“He’s off on a frolic.”

USA Today reminds us that the U.S. Supreme Court justices are really old. 

The average age of the nine justices — who range from 55 to nearly 90 — is about 70. Yet the tenor of oral arguments also reflects the sensibility of the bookish types who end up at the marble cloister. As a group, the justices — and many of the lawyers who argue before them — like history and classical music and were baffled by all the fuss when a case involving Anna Nicole Smith, then a reality-show star, came before them in 2006.

In a dispute this term over employees’ duty of “honest services” under a vaguely worded federal law, Breyer tried to show how the law could be taken to extremes. The scenario he spun brought spectators back to a time of fedora-wearing men itching to play the ponies rather than get their work done:

” ‘Do you like my hat,’ says the boss. ‘Oh, I love your hat,’ says the worker. Why? So the boss will leave the room so that the worker can continue to read the Racing Form. Deception?” Breyer queried.

Other justices, including John Paul Stevens, 89, and Anthony Kennedy, 73, raised hypotheticals that involved the timeless practice of skipping out to catch a baseball game. (None of the nine suggested the contemporary scenario of shopping online while on the clock.)

Actually, and I think this article gets this and is mainly meant to be amusing and lighthearted, I don’t think that the age and even “out-of-touch-ness” is a bad thing.  Federal law, constitutional law in particular, should be generalized and timeless; if it’s applicable to yesterday’s tech, it should be applicable to tomorrow’s as well. 
We think we’re living in an information age, but we ain’t seen nothing yet compared to what the future will likely bring. 

Instapundit Looks into the Future

From my alma mater, Glenn Reynolds discusses 2010 in politics and policies.

Where’s my flying car?

More than anything else, “2010” sounds incredibly futuristic.  As I child, I imagined 2000, perhaps even further, but I’m pretty sure my planning stopped by the time I would pass my 20’s (an event I will be celebrating in just a few weeks).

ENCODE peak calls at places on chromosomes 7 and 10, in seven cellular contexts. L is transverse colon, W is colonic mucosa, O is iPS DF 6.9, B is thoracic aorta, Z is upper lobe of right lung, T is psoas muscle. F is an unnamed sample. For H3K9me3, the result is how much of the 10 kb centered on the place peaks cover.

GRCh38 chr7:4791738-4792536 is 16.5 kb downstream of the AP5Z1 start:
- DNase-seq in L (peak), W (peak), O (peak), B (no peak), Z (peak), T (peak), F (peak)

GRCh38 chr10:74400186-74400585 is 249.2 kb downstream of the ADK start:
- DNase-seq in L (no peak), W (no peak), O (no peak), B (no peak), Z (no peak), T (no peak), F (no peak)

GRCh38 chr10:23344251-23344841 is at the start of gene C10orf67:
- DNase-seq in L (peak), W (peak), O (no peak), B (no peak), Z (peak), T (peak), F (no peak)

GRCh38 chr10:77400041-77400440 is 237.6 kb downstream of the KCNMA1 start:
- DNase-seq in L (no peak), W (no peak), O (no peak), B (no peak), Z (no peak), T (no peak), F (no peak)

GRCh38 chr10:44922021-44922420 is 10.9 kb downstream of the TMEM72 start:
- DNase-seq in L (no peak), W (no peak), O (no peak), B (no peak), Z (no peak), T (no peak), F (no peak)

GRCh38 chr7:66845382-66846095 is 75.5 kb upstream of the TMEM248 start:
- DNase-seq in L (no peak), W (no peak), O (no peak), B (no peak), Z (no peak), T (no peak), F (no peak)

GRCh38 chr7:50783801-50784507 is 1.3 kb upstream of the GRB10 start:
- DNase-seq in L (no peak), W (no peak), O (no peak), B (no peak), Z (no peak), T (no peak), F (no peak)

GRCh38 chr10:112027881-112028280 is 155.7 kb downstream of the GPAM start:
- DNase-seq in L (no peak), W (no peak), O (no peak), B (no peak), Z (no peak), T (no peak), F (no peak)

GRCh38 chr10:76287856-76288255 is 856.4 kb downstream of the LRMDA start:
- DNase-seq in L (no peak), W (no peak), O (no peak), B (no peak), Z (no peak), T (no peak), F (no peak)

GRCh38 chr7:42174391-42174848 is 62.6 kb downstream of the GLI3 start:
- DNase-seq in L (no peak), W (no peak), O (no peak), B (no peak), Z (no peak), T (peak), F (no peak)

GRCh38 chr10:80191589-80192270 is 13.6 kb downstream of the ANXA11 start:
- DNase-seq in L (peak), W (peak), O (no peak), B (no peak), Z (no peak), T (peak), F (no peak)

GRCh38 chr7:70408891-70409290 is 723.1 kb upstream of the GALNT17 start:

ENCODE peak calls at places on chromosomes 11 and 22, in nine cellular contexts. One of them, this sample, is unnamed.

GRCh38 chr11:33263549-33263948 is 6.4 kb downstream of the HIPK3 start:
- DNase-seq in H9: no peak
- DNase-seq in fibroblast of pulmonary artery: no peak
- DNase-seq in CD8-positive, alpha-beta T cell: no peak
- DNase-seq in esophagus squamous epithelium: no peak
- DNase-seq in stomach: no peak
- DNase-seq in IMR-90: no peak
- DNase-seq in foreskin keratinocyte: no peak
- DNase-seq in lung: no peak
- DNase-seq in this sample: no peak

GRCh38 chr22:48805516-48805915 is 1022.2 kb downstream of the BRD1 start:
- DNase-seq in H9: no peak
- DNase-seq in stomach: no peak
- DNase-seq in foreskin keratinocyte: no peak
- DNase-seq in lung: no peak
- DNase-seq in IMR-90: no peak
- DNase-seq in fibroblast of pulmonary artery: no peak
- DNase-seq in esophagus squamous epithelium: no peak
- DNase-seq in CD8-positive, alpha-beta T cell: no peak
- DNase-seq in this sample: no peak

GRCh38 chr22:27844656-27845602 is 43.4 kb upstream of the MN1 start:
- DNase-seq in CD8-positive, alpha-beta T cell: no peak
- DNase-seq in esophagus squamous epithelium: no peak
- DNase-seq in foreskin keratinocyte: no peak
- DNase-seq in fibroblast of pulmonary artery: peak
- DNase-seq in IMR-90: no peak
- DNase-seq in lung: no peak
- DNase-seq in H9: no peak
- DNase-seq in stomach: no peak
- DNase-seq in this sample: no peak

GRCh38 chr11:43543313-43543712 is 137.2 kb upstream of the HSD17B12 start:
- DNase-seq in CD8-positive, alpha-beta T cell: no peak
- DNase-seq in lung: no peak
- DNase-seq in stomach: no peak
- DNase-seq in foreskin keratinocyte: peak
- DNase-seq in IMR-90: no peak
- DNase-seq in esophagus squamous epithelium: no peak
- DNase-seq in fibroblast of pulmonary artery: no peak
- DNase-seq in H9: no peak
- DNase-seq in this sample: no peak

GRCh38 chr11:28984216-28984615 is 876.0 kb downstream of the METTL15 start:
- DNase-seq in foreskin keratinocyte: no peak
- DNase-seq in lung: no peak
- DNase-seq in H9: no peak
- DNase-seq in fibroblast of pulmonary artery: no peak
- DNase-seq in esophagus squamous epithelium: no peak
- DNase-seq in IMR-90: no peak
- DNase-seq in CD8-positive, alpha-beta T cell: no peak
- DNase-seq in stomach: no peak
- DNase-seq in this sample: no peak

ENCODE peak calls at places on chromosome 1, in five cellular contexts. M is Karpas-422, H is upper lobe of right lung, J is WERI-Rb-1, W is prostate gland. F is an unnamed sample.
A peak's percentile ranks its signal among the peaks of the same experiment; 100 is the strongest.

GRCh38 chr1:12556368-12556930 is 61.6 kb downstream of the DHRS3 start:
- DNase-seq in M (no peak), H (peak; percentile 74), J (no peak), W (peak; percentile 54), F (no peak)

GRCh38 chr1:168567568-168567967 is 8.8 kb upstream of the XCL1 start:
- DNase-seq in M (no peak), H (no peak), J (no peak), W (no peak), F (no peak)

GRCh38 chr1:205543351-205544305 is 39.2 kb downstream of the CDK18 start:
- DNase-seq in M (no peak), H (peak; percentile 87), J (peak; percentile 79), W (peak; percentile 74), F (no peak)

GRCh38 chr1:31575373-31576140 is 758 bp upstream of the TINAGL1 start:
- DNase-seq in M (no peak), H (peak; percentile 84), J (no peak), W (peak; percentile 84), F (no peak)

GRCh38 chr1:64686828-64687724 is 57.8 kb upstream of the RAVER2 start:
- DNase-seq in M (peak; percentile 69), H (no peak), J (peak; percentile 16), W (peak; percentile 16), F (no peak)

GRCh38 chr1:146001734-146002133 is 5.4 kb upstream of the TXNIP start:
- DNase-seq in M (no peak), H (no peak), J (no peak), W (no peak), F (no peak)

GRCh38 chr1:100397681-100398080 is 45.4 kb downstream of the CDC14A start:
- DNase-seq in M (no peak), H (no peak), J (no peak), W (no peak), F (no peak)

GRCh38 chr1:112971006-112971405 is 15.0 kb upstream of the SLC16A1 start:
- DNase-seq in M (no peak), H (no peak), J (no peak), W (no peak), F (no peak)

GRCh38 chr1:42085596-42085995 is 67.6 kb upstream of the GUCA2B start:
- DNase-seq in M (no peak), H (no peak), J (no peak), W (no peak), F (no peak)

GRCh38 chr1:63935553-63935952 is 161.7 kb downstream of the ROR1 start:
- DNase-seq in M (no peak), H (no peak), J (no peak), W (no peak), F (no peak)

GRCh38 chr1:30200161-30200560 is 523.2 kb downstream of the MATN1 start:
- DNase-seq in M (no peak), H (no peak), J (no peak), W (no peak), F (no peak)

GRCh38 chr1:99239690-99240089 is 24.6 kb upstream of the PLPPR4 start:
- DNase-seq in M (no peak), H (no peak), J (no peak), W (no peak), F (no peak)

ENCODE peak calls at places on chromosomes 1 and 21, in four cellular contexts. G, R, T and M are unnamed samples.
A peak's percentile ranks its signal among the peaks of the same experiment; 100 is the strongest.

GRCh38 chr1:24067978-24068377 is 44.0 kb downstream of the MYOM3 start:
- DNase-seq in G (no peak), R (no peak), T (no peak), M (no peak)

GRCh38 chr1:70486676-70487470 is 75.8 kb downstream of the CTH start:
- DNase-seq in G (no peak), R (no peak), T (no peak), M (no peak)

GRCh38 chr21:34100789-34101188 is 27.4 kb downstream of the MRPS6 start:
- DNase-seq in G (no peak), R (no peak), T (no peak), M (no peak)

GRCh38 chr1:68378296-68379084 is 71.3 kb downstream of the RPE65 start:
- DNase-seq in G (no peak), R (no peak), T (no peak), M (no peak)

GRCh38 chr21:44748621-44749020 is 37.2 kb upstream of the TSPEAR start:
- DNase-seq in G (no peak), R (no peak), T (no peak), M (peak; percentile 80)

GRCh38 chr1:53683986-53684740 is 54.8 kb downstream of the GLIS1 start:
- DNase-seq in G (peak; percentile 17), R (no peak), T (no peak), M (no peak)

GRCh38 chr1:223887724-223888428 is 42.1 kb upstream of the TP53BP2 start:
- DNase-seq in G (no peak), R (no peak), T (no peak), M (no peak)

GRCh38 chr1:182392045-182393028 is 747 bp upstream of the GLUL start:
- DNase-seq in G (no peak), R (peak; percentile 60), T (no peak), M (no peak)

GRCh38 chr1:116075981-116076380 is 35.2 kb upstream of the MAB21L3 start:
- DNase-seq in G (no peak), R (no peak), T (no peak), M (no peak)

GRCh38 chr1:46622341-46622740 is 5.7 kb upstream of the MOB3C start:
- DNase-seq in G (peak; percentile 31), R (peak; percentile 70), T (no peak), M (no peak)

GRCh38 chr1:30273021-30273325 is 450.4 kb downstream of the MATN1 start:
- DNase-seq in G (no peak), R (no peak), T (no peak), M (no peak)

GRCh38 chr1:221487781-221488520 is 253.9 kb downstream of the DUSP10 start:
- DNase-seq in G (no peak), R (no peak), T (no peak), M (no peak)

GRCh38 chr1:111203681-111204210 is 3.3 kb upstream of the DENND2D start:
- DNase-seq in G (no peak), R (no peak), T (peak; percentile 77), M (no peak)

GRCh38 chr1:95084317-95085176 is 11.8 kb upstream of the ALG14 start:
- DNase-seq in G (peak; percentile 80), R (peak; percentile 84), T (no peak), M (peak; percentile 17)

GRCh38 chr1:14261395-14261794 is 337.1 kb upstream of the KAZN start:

A few months ago, I happened to catch the second Back to the Future movie on cable (and I watched it. and I enjoyed it).  Do you realize that the future as imagined by Robert Zemeckis, with flying cars, hoverboards, holograms, and dehydrated pizza, took place in 2015?  That’s five years away!  Life still seems more like the 80’s than it does like the world of Marty McFly’s idiot child.  (She said as she typed on her 3 pound laptop computer information which would be instantly communicated to the rest of the world via wireless internet, while her husband plays Playstation 3 on a wireless controller and a plasma TV.) 

I feel so disappointed in you, future.

It’s like looking into the future

Tom Maguire realizes the future . . . has already occurred. 

Joe Gandelman of The Moderately Amusing (And Reliably Liberal) Voice pens on political polarization in the US and challenges our imaginations with this toughie:

If Republicans and conservatives make the very legitimacy of Obama, his patriotism — even the safety of allowing little kids listen to him tell them to stay in school and think about helping their community — the issue, and link his name to Hitler and/or Nazism, precisely how do they think Democrats and the left will respond next time a GOPer is in power? How will the next Republican President be treated in terms of legitimacy and doing what he/she feels is in the best interest of the country?

This taxes the imagination, but let’s try – I predict wild movies alleging the President is in cahoots with foreign terrorists and domestic criminals, prominent Democrats alleging that the President conspired to kill thousands of Americans, constant linkage of the Republican President with Hitler, and an ongoing denial of his legitimacy.  At a guess.

It’s like some wild syfy movie, man!